Slipping and Falling Head Over Heels May Leave You With a Broken Back

After two days of incessant rain, you thought the weather was finally on your side. Your sister’s wedding was supposed to begin in an hour and after spending the last three trying to calm her down and cursing the clouds outside, the rain finally stopped and the sun came out. Thankfully, your sister pulled herself together and everyone was happy. That is until you had to walk to the venue.

Being the maid of honor, you had the pleasure of carrying the bride’s train as she and the other bridesmaids dodged puddles and scampered across the sidewalk. You managed to successfully traverse the wet pavement and mud-splattered stairs (all while holding 20 pounds worth of dress in your arms), but disaster struck as soon as you reached the hall’s entrance.

No one had monitored the tile floor inside the doors which had accumulated water and mud from the guests’ shoes. Unfortunately, with mounds of silk, chiffon, and lace blocking your view, you couldn’t see the danger until it was too late. On your second step your high heel slid on a particularly slippery patch of mud and caused you to fall backward into three other bridesmaids. As you went down you tossed your sister’s train as high as you could and attempted to brace your fall with your hands.

The scene was like toppling dominoes. You hit the ground with a deafening smack and then...thump, thump, thump...one bridesmaid after the other came crashing down. It might have been funny, if no one was hurt. Alas, all in all there were two broken wrists (yours), a bruised tailbone (also yours), three sprained ankles (surprisingly, not yours) and several sore bums, all from a stupid muddy floor.

As you all sat in a moaning mound on the floor (your sister standing dumbfounded near you), all you could think about was how stupid the situation was—a simple slide on some rainwater and you’re going to need several ambulances? Is this sort of thing common for slip and falls, or are you just special that way?

Typical Slip and Fall Injuries

According to the Mayo Clinic, over 10 million people a year suffer from slip and fall injuries. The National Safety Council suggests that these types of accidents are one of the leading causes of unintentional injuries in the United States and cites falls as the number one danger for people over 55 years old. Although many factors can cause accidental falls, the real danger lies in the severity of the injury they cause.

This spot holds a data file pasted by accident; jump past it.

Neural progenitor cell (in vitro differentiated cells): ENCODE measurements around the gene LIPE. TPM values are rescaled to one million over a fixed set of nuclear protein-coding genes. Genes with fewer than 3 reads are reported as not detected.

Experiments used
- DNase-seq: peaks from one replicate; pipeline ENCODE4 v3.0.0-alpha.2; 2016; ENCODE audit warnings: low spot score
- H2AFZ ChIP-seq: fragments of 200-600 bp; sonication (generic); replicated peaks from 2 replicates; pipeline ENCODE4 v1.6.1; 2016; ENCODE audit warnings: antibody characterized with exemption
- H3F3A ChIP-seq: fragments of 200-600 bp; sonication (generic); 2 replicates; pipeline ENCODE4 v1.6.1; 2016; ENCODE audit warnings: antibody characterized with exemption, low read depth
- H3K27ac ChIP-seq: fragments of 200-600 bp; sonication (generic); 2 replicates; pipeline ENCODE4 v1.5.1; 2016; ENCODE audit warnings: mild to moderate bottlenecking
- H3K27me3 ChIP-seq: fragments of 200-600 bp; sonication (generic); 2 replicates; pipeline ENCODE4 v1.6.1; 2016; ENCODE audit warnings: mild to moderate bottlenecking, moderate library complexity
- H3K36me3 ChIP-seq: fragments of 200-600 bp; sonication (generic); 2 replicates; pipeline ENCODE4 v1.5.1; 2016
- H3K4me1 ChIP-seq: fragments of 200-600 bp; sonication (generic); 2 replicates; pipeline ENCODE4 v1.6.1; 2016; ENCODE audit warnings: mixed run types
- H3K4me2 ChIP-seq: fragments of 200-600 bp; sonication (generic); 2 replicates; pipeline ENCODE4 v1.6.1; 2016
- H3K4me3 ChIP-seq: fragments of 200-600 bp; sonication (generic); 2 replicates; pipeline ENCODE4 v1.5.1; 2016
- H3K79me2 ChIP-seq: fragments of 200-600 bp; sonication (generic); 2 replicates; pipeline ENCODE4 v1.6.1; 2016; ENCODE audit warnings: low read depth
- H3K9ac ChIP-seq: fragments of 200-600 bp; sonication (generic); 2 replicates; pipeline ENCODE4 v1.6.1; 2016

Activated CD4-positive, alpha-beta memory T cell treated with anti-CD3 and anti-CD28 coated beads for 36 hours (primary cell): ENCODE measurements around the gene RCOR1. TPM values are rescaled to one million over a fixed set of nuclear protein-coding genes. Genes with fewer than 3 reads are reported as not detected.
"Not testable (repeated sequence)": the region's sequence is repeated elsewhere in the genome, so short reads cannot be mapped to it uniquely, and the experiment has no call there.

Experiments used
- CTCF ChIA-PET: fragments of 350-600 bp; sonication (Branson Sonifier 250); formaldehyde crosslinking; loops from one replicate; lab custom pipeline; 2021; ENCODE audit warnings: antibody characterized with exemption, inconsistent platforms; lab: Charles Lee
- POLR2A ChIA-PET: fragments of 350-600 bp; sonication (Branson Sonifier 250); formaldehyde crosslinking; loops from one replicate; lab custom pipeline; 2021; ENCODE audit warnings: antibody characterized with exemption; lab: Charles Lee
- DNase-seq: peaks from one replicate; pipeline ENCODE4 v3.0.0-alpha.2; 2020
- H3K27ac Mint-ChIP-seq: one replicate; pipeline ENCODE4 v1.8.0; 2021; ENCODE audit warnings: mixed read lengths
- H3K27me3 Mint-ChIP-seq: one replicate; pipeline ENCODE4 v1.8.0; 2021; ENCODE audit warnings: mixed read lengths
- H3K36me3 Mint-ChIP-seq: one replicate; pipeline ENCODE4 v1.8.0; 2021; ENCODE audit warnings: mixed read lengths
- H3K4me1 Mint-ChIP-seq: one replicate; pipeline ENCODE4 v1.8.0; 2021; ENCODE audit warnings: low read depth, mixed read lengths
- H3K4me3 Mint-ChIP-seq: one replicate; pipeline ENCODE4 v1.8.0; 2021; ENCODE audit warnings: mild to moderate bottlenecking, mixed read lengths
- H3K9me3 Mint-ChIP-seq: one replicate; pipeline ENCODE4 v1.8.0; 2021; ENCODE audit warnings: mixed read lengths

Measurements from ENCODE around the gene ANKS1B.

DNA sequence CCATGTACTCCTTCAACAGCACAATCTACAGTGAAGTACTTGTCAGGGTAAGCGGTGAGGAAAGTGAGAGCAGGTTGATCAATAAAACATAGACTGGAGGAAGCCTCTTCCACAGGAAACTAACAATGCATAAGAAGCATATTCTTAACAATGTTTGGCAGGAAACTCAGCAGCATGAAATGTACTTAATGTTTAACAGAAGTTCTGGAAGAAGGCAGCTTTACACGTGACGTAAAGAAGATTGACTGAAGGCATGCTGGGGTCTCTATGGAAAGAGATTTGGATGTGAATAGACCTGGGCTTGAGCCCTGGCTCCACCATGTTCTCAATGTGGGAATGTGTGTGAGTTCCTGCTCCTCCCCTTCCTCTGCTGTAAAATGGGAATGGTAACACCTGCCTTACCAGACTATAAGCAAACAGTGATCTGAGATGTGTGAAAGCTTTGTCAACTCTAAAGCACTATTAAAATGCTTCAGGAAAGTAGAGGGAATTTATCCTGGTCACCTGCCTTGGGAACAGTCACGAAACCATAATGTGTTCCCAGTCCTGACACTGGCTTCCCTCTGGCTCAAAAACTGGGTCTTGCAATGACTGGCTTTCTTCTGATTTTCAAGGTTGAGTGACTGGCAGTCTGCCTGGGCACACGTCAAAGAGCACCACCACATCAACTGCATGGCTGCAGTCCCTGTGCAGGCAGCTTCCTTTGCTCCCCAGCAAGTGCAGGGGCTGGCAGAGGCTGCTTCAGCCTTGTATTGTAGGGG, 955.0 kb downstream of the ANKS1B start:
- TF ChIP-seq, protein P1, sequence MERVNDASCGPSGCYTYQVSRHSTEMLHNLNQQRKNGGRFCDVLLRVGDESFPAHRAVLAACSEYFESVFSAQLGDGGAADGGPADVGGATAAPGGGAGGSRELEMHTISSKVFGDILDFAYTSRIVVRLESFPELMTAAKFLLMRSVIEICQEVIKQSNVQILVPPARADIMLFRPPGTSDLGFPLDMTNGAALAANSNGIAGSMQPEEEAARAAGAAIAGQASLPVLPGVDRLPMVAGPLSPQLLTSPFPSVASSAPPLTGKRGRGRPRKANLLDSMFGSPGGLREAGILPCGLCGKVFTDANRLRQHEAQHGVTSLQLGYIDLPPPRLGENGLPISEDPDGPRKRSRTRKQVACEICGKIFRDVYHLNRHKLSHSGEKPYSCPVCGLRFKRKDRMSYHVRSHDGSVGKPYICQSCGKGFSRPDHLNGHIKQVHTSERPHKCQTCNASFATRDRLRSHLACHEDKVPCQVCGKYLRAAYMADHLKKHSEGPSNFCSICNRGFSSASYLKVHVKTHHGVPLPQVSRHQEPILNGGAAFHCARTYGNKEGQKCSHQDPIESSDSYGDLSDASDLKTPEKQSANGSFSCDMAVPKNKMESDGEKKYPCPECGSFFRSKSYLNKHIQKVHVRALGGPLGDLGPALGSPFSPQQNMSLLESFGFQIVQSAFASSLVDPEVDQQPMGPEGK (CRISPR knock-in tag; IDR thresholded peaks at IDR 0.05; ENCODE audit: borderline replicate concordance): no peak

Common types of painful and traumatic fall injuries include:

  • Sprained/broken wrists and ankles. The natural reaction to catch and stabilize yourself while falling can cause you to twist your ankles, put too much pressure on your hands or cause too much weight to be forced onto delicate bones in the wrists and ankles.
  • Pulled muscles and stretched tendons. Reflexes like tensing your muscles and twisting your limbs in anticipation of a painful fall could result in overextension of tendons or pulled muscles.
  • Fractured clavicles. Falling forward could cause you to slam your chest into the ground. If your collarbone strikes the ground first, the impact force of the fall could cause your clavicle to shatter.
  • Bruised or chipped coccyges (tailbones). If you fall backward the natural reaction is to extend your bottom out in order to absorb the most impact on the softest part of your body. Unfortunately, the force of the fall could be so great that it pushes up on your tail bone causing immense bruising and even breakage.
  • Spinal cord injuries: Falling on your back could cause the majority of the force to be exerted on your spine. That much force could cause chipping of the vertebrae, damage to nerves and even permanent damage to the spinal cord itself.
  • Head/brain injuries. Since your skull is attached to your body by small bones, allowing for fluid movement with the neck, when you fall on your back or your chest, your neck acts as a whip to your skull. The force of the fall travels up your neck and whips your skull back. This can not only cause whiplash and neck issues, but it could add additional force to your head as it strikes the ground. This force can cause skull fractures, bruising and brain damage.

Standing Up to Negligence After a Slip and Fall

No matter how serious your injury is, if you were hurt as a result of a preventable slip and fall accident, you may be eligible for compensation. Call us today to discuss your case. You don’t deserve to pay the consequences of someone else’s negligence. Let us help you get the settlement you deserve for proper treatment. Call now.

Let us know about your unique circumstances in the comment section, or like us on Facebook and Twitter to share your slip and fall experience. By sharing your story, you could help prevent others from suffering the same fate. Please share—we’re anxious to hear from you.

 

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